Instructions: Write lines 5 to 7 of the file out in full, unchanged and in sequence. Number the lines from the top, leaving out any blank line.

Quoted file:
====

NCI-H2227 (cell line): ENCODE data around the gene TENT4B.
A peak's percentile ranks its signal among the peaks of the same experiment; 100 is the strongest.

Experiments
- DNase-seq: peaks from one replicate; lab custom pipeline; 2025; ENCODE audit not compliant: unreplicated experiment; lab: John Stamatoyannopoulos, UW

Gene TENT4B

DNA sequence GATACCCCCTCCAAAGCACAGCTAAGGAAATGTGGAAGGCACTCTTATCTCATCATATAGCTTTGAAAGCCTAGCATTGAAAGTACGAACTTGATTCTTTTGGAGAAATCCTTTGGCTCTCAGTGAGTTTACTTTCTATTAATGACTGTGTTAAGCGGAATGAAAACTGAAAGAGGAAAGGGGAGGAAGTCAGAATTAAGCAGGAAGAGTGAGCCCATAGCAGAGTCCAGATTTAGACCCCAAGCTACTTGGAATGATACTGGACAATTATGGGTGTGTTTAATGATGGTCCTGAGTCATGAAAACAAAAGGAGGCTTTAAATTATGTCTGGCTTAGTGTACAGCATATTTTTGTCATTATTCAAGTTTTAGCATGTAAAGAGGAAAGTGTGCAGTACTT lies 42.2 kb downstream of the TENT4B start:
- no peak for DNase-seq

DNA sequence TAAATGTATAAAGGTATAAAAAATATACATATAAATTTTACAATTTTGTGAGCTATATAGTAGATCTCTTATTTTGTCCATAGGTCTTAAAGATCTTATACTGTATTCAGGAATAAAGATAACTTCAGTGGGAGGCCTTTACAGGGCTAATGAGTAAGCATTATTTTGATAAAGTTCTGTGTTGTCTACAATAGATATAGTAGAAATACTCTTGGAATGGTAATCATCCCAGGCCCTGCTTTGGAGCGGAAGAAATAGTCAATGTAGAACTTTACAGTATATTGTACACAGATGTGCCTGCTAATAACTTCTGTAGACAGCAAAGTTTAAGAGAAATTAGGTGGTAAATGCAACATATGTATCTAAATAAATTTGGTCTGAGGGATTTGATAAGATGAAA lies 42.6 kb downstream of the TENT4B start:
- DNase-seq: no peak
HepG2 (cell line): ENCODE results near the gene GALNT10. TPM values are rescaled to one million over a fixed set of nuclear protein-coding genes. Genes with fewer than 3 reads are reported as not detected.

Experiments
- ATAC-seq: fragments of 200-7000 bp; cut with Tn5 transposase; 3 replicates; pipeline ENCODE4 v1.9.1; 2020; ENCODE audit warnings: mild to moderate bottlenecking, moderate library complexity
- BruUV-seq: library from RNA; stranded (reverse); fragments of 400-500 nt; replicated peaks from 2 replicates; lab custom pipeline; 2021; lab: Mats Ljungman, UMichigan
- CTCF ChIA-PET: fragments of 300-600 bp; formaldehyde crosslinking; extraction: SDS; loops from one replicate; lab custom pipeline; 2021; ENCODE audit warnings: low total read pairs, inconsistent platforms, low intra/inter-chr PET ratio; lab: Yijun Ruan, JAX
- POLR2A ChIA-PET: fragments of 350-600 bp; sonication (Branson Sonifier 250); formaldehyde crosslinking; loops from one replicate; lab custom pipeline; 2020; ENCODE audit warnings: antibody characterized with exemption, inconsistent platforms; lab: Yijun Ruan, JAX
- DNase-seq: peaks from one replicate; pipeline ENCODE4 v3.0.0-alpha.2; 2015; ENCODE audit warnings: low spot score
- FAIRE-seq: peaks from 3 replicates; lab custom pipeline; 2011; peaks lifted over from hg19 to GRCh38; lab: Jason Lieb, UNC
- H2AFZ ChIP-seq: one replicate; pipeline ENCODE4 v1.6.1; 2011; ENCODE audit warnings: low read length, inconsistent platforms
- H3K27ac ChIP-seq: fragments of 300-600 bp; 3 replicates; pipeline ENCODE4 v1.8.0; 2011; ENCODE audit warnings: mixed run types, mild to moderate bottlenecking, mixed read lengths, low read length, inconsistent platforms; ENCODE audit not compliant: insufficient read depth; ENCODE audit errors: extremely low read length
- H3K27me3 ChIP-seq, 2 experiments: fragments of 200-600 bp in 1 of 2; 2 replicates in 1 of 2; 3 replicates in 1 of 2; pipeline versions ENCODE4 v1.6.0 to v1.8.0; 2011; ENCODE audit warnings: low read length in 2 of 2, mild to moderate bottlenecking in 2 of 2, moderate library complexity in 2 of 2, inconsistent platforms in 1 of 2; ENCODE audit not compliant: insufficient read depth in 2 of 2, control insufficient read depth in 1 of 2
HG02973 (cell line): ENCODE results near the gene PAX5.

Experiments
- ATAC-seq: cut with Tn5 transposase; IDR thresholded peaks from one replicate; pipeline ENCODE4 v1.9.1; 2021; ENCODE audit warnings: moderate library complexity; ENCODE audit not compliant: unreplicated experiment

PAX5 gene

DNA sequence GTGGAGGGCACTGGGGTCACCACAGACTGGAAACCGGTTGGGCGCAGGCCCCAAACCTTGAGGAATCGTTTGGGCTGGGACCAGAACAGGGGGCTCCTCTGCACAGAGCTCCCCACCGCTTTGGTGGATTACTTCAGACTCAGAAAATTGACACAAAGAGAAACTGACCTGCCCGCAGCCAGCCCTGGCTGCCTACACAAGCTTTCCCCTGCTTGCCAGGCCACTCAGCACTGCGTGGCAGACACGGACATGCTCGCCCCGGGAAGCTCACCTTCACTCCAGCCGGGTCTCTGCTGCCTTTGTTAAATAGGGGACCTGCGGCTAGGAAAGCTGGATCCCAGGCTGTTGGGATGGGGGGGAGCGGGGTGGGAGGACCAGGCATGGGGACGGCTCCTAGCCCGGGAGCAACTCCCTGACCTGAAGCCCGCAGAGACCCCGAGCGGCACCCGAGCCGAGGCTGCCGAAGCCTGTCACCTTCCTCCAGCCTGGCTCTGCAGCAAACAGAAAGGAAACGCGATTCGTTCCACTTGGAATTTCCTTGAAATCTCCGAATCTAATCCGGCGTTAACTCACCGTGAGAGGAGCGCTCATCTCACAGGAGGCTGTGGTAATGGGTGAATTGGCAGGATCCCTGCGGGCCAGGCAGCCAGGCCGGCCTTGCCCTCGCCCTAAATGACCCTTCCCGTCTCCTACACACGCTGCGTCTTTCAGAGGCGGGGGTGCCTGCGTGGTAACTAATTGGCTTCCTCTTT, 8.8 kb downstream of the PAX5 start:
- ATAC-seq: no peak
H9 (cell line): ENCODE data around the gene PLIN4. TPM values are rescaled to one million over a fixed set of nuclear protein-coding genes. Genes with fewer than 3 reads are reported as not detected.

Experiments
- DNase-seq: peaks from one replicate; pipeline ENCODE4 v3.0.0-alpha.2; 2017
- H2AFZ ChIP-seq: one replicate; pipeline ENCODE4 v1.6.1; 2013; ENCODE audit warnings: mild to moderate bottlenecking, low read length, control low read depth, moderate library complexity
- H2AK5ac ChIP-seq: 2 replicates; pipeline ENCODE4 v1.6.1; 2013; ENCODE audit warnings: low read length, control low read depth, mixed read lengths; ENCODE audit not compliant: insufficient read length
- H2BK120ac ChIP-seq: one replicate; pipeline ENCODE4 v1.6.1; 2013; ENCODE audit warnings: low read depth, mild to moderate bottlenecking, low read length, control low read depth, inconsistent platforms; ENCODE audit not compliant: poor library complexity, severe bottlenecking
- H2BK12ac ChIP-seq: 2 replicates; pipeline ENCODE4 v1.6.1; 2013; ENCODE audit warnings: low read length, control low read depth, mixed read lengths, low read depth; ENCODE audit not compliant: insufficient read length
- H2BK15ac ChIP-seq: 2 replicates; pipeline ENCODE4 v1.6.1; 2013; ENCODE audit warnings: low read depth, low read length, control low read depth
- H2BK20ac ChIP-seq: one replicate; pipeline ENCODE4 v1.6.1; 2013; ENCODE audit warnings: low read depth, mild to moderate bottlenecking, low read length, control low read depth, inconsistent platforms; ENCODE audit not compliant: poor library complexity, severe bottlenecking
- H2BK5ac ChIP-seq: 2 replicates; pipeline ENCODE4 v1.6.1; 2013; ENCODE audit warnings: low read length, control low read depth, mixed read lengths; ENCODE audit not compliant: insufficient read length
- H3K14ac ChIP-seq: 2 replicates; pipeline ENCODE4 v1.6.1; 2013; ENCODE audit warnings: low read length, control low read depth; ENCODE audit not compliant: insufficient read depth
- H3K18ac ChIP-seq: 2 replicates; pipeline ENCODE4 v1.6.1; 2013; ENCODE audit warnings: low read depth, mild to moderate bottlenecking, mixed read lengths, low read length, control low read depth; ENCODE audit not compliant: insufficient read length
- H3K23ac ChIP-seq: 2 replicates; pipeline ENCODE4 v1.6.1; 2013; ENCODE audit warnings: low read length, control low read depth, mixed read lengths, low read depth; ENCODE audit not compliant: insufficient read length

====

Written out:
Gene TENT4B

DNA sequence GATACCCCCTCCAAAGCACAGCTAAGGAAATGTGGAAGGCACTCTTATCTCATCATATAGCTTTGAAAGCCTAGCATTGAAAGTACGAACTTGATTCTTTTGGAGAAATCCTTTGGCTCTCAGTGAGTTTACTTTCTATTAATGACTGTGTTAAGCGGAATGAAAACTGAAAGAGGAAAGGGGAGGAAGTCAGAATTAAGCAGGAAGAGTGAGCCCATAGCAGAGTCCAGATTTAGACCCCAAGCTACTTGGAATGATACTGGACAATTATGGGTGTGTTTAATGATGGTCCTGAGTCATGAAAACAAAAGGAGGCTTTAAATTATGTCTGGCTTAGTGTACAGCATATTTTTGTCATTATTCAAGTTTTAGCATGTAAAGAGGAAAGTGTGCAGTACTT lies 42.2 kb downstream of the TENT4B start:
- no peak for DNase-seq